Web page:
The threats of the Great Disconnect were kept at bay most notably because of the tent in the child’s room. I immediately claimed it for myself, hiding away in a fort that provided a respite from people and my own thoughts as I submerged myself into comfortable, child-like whims. Staring at the cloth that made up my own private walls, my thoughts drifted to the family that owned the place. What were they like? They had a sense of style, sure, but there was something else, something more playful and free.
“You know, there is something about traveling and finding a place to stay. Hotels, they lack character. A house, however, tells you more about the people who live there and you get to live in their shadow, knowing them as much as the wind knows the leaves as it brushes by. I know what I said about people, but getting to know the traces could lead to bigger things. In this case, an effusive game night filled with riotous laughter and unfathomable frustration as Catan takes over four hours to play and the eventual victor is someone who has never played the game, causing the experienced and strategic Drunken Musketeer to nearly flip the table.”
“How many people were in that lodge, celebrating Wanderlust?”
” A good twelve or so. Don’t worry, at that point it wasn’t my first rodeo, although the first rodeo was quite a spectacle,” I roll onto my side, getting myself comfortable. ” It can be hard, you know, recovering from the snake bites. Once you have been bitten over and over by the reptile whose thin smile hides those sharp fangs which pounce unexpectedly, you grow a little weary, flinching at the merest movement and afraid to be bitten again. How many bites do you have so far?”
They remain silent, their lips stretching tightly as they turn their back and hunch over the postcard. I’ve struck something; I knew I would. But suddenly, and rather unexpectedly, they begin to sing:
The doe waits It's legs haunched Ready to spring As the click rings through Trees shielding the doe From the thing it feared The most A giant with eyes So like its own Blue and green Yet missing something That makes it Not the same Click, click, click Run, run, run The giant whose eyes Are like theirs Blue and green Yet missing something That makes it not the same Because the doe knows Click, click, click It wants to live Run, run, run While the giant does not Care because they are Not the same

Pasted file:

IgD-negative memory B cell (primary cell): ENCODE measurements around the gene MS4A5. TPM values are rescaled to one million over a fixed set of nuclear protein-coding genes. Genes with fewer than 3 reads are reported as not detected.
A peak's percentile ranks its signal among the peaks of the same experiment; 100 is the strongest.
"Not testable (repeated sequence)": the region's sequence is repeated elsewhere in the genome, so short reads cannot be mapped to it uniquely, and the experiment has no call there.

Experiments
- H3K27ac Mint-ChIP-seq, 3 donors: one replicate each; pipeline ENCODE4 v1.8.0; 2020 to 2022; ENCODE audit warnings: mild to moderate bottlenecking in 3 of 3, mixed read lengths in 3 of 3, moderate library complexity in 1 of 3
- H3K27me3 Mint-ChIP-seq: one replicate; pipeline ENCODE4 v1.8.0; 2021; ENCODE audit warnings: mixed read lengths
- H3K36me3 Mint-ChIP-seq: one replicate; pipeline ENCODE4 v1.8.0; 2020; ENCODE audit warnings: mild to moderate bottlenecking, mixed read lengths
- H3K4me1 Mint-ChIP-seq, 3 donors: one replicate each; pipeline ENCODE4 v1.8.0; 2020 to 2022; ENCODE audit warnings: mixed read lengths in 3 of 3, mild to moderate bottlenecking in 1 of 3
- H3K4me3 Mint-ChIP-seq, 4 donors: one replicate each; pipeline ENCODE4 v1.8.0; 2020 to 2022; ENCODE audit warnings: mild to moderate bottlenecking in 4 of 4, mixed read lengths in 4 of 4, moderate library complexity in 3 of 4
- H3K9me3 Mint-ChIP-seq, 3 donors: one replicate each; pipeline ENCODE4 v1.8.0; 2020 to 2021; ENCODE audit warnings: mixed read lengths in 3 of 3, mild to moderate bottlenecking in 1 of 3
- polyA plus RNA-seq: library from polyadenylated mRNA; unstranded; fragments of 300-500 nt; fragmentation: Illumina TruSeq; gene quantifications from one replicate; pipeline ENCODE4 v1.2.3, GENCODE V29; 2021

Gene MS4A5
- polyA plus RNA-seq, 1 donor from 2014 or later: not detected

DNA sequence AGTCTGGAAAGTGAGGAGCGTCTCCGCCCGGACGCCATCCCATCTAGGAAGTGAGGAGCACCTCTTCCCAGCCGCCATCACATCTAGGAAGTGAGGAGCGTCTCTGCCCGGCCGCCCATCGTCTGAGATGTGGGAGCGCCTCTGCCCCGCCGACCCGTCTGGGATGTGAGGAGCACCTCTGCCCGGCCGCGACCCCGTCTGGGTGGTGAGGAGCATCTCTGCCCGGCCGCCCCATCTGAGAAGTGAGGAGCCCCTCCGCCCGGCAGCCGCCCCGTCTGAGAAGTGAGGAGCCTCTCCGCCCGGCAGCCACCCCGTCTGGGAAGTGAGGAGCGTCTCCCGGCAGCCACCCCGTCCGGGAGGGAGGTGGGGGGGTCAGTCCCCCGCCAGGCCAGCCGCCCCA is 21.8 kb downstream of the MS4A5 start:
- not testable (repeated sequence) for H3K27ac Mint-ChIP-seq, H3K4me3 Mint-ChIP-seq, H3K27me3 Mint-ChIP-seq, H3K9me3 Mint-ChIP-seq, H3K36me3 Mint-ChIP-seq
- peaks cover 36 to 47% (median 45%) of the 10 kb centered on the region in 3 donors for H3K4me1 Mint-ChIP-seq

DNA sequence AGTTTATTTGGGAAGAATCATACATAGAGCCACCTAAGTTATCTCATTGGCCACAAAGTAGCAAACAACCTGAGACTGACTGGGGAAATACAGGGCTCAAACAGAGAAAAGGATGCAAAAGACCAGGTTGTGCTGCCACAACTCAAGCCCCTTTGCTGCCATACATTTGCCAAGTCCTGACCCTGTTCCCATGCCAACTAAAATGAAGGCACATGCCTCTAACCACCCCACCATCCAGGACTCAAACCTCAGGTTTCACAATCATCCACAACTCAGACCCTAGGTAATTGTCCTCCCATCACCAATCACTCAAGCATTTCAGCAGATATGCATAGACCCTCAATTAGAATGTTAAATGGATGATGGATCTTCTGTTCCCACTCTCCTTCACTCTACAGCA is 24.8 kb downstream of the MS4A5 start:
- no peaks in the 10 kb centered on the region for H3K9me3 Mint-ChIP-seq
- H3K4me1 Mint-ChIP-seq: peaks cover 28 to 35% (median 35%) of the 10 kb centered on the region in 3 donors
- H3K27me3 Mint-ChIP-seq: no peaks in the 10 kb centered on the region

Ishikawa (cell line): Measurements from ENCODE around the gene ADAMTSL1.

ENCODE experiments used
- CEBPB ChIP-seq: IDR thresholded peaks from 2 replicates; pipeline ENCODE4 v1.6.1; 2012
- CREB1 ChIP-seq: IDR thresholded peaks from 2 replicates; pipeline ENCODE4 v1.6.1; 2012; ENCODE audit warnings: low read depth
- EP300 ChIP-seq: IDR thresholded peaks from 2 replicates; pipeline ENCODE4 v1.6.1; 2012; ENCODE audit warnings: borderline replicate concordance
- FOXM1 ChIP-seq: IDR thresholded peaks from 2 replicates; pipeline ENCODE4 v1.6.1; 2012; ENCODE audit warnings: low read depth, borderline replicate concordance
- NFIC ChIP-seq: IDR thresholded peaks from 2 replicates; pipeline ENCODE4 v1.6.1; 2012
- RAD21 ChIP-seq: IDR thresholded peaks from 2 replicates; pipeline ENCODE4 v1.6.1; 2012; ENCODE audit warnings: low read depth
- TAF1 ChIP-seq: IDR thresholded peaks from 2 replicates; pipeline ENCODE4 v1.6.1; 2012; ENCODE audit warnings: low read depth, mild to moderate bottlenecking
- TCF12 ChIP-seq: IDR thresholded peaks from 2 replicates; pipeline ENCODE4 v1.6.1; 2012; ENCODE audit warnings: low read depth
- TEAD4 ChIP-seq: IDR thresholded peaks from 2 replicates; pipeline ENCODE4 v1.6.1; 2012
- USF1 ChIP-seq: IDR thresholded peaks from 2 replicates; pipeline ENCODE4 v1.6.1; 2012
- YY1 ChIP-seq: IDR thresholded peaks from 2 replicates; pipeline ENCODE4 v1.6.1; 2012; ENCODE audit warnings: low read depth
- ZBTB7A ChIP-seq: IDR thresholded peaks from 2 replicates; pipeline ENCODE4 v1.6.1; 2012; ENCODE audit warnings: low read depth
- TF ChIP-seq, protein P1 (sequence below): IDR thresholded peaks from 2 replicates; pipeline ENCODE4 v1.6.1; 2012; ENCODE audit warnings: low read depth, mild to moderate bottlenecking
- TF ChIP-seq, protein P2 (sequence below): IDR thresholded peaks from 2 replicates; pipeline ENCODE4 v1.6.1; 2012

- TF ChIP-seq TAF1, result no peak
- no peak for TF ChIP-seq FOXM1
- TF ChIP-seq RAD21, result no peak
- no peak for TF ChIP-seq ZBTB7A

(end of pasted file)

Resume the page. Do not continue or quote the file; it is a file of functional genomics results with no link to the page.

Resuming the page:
One evening was spent rushing to the pool with ten minutes to spare before closing. We decided last minute to soak ourselves in the hot tub, although because of a rule I have about not showing twice in one day, I rolled up my jeans and dipped my fit in the hotness which wormed its way through my toes and muffled my ears so I couldn’t hear the gibberish floating in the air. Even if I could here, it would have been meaningless; so often I lack the same shared experience that most people seem to have that I cannot latch myself onto those conversations, therefore creating the Great Disconnect. I nodded and smiled along, pretending I knew what was going on while losing myself in the heat, in the dreams popping inside my head like fireworks, each one more exciting than the other. Sometimes Wanderlust would pull me down from the sky with a question, and I would answer it halfheartedly, throwing a dash of vagueness to hide the embarrassment of the truth.